Roller-coaster season climbing new heights on heels of fantastic finishes

How will the 2008 Cup season be remembered? If JJ and the boys keep bangin' till the finish, it'll be about racing, writes Ed Hinton.

Updated: October 3, 2008, 8:31 PM ET
By Ed Hinton |

Carl Edwards and Jimmie JohnsonMark J. Rebilas/US PresswireCarl Edwards scrapes the wall during his ill-fated "banzai move" on Kansas winner Jimmie Johnson.

It's all in the finish.

That's what makes any race, or any racing season, memorable: the ending. Just like good movies, novels and operas.

NASCAR, so far, is finishing a very rocky season very well.

Sunday's final lap at Kansas Speedway instantaneously took its place in my mind among the top 10 or 12 finishes in NASCAR history. And it played to a packed house.

Carl Edwards' last-lap dive past Jimmie Johnson, then Edwards' sliding up and smacking the wall while Johnson ducked back underneath to win at the flag was the best of three straight Chase races that have yielded entertaining finishes.

Edwards had lost a dogfight to teammate Greg Biffle at Dover, Del., and before that at New Hampshire Biffle had surprised everyone except himself by hiding his hand until late to breeze past Johnson for a win in the Chase opener.

And all three finishes came on tracks not notoriously conducive to high drama. Now they head for Talladega, which produces virtually nothing but high drama.

[+] EnlargeDavid Pearson and Richard Petty
AP PhotoDavid Pearson limps across the finish line to win the 1976 Daytona 500 as Richard Petty can only watch. The two drivers tangled heading for the finish line.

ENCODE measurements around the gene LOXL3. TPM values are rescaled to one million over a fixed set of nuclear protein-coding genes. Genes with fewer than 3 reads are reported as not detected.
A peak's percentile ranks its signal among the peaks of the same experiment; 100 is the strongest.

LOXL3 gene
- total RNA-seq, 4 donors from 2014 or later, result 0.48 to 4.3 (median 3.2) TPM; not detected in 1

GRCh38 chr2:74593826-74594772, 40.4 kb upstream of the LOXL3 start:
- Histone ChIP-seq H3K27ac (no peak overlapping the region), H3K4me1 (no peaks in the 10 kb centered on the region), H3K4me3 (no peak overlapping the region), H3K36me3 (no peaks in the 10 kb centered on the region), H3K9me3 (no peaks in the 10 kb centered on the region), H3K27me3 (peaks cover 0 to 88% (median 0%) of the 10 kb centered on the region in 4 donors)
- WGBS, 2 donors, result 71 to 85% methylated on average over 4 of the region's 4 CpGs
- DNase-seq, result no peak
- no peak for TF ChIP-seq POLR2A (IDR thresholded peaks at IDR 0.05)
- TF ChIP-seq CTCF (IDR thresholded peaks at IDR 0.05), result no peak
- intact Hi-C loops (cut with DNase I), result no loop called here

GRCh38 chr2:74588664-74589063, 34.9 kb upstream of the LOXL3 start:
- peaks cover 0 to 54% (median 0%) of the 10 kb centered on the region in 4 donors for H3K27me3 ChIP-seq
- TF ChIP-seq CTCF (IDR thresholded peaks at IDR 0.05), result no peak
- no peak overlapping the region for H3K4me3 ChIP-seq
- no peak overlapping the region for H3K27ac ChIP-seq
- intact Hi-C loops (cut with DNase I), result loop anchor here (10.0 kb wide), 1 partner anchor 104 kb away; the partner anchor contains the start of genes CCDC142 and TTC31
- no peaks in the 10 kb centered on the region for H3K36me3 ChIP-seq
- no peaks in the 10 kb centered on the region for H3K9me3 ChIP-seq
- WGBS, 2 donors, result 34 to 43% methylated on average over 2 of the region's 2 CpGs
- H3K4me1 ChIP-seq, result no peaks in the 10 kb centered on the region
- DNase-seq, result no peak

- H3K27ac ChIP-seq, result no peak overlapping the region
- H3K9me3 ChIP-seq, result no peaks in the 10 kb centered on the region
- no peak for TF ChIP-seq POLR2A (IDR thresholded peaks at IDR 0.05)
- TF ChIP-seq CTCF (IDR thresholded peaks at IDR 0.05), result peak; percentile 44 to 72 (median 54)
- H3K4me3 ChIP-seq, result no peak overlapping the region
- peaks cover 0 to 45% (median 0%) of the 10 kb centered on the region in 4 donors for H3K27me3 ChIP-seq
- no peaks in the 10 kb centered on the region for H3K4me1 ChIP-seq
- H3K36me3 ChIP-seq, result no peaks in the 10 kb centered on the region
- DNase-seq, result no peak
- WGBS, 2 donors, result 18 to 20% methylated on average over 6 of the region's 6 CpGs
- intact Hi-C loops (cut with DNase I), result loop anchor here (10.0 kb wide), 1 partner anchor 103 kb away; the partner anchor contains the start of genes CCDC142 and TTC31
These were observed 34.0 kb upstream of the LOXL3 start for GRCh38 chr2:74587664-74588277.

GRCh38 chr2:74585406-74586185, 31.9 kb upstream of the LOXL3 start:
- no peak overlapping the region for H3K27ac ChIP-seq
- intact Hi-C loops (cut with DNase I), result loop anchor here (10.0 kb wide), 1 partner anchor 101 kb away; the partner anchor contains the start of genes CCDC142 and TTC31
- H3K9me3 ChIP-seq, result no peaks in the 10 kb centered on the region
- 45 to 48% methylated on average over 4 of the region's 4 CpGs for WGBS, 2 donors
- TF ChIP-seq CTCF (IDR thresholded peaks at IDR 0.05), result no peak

For now the Chase has shaken out into a three-man hunt among the top three in the standings: Johnson, Edwards and Biffle.

So it doesn't measure up to NASCAR chairman Brian France's ideal of as many drivers as possible in the hunt, down to the wire -- yet. A typical monstrous crapshoot at Talladega Sunday could scramble everything.

But for sheer excitement of finishes, the fifth Chase has begun as the best one yet. All this, on top of a rousing regular-season finale at Richmond, Va., where Johnson outdueled Tony Stewart at the end.

There have been four finishes in a row that, taken overall, have been as good as you could ask for in this or any other era.

There has been much criticism of the new car from here. Fans overwhelmingly disliked it in reader feedback we requested last month.

But here, now, the car deserves its due. Its durability is such that Edwards actually planned to hit the wall in his run at Johnson, knowing the car could take it. He just didn't plan on the scrape against the wall slowing him down that much.

All in all, the 2008 season is hurtling headlong toward "a satisfying conclusion," as a great literary agent I once knew said any novel must have to be successful.

Human memory is selective for the sake of sanity. Of our experience, most of us keep the good memories and suppress the bad.

That's why the ending is so important to what we remember of anything.

The late Southern humorist Lewis Grizzard, once a colleague of mine, managed to get every reader who started a column of his to finish it.

How? Because they knew that invariably there would be a poignant, resounding ending, and so they kept after their reward. In their memories every column was great, because every column had a great final sentence.

Will 2008 be remembered as the season of the Mauricia Grant lawsuit, fan unrest with the new car, boring racing, lagging attendance, intensified drug testing?

Probably not.

More likely it will be remembered by what Grizzard called "the kicker ending."

The Grant lawsuit isn't over by a long shot, and it will be next year at the earliest before we have any idea of the impact of the former NASCAR technical director's discrimination charges.

[+] EnlargeBobby Allison/Cale Yarborough